This section is from the "A Complete Dictionary of Dry Goods" book, by George S. Cole. Also available from Amazon: A complete dictionary of dry goods and history of silk, cotton, linen, wool and other fibrous substances,: Including a full explanation of the modern processes ... together with various useful tables.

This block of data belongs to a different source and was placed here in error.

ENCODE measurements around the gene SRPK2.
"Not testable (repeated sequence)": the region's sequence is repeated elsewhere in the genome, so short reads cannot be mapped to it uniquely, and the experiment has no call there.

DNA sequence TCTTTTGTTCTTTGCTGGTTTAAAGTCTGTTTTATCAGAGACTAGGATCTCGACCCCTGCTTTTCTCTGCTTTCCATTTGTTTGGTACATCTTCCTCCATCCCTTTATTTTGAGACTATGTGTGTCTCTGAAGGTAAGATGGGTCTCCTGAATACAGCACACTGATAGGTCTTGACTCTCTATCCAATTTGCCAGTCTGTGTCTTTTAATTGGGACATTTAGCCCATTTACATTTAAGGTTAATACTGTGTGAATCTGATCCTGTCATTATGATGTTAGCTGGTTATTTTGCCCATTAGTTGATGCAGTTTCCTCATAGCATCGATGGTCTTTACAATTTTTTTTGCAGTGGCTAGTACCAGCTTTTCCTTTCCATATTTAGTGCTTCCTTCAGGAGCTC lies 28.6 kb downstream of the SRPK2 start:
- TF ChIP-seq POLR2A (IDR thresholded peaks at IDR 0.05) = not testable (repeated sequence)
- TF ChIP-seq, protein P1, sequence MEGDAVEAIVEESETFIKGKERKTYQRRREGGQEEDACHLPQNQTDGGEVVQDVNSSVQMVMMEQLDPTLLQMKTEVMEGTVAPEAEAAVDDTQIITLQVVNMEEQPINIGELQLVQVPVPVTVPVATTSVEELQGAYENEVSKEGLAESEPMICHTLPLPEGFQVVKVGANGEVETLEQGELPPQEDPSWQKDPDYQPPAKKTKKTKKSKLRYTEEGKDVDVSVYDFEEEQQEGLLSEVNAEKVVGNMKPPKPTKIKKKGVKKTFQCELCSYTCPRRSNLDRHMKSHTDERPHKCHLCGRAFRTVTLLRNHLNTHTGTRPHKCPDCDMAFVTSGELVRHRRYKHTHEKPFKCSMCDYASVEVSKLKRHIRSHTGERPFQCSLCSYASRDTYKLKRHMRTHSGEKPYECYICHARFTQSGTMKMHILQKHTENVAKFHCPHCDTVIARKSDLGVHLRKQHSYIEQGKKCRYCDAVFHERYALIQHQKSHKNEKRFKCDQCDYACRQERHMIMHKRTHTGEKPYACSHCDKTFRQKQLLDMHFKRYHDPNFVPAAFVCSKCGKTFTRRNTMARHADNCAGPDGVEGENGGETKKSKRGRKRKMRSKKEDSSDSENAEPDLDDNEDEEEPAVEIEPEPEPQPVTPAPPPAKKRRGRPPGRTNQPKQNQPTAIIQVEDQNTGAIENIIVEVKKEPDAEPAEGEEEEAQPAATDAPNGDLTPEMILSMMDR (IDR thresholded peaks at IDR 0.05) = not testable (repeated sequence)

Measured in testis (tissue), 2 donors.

Cambric. The town of Cambria, France, was long famous for its manufactures of fine muslins. Here in 1520, was first made a fine thin muslin of pure linen, called cambric in compliment to the city. This fabric was much used for the fine ruffs [see Ruffs] of that period, as well as for kerchiefs, etc. As long ago as 1588, 60,000 pieces of linen cambric per annum were made at Cambria. The Scotch were the first people to imitate the the linen cambric in cotton, and termed it cambric-muslin. It is made of fine cotton yarn, hard twisted and highly calendered, in width 36 inches. There is also a cheap cotton fabric manufactured for dress linings, called respectively "glove-finished" and "glazed" cambric, width 27 inches.